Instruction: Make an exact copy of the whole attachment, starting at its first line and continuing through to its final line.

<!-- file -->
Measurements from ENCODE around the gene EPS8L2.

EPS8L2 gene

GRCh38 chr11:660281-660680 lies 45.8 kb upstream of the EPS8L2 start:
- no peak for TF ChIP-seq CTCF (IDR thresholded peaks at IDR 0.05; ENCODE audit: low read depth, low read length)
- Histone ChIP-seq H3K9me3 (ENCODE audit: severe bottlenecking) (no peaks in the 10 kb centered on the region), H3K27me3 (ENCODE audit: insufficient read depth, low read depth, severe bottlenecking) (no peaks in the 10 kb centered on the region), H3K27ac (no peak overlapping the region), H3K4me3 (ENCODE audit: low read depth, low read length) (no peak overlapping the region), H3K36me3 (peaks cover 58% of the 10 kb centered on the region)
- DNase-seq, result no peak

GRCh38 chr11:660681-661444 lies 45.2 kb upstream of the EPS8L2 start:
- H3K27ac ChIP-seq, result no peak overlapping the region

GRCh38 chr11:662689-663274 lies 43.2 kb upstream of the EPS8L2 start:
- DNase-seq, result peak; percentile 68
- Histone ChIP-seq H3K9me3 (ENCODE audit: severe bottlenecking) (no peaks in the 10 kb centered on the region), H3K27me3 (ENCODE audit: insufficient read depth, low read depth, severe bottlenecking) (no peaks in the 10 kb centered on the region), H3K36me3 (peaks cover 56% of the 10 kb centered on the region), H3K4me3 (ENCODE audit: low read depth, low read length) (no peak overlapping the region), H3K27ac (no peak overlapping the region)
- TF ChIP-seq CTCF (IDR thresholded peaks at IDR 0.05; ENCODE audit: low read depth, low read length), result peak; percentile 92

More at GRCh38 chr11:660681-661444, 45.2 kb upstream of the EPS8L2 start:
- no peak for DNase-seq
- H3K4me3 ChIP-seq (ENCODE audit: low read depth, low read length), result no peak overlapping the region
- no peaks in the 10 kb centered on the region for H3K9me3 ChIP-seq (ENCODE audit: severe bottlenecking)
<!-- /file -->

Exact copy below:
Measurements from ENCODE around the gene EPS8L2.

EPS8L2 gene

GRCh38 chr11:660281-660680 lies 45.8 kb upstream of the EPS8L2 start:
- no peak for TF ChIP-seq CTCF (IDR thresholded peaks at IDR 0.05; ENCODE audit: low read depth, low read length)
- Histone ChIP-seq H3K9me3 (ENCODE audit: severe bottlenecking) (no peaks in the 10 kb centered on the region), H3K27me3 (ENCODE audit: insufficient read depth, low read depth, severe bottlenecking) (no peaks in the 10 kb centered on the region), H3K27ac (no peak overlapping the region), H3K4me3 (ENCODE audit: low read depth, low read length) (no peak overlapping the region), H3K36me3 (peaks cover 58% of the 10 kb centered on the region)
- DNase-seq, result no peak

GRCh38 chr11:660681-661444 lies 45.2 kb upstream of the EPS8L2 start:
- H3K27ac ChIP-seq, result no peak overlapping the region

GRCh38 chr11:662689-663274 lies 43.2 kb upstream of the EPS8L2 start:
- DNase-seq, result peak; percentile 68
- Histone ChIP-seq H3K9me3 (ENCODE audit: severe bottlenecking) (no peaks in the 10 kb centered on the region), H3K27me3 (ENCODE audit: insufficient read depth, low read depth, severe bottlenecking) (no peaks in the 10 kb centered on the region), H3K36me3 (peaks cover 56% of the 10 kb centered on the region), H3K4me3 (ENCODE audit: low read depth, low read length) (no peak overlapping the region), H3K27ac (no peak overlapping the region)
- TF ChIP-seq CTCF (IDR thresholded peaks at IDR 0.05; ENCODE audit: low read depth, low read length), result peak; percentile 92

More at GRCh38 chr11:660681-661444, 45.2 kb upstream of the EPS8L2 start:
- no peak for DNase-seq
- H3K4me3 ChIP-seq (ENCODE audit: low read depth, low read length), result no peak overlapping the region
- no peaks in the 10 kb centered on the region for H3K9me3 ChIP-seq (ENCODE audit: severe bottlenecking)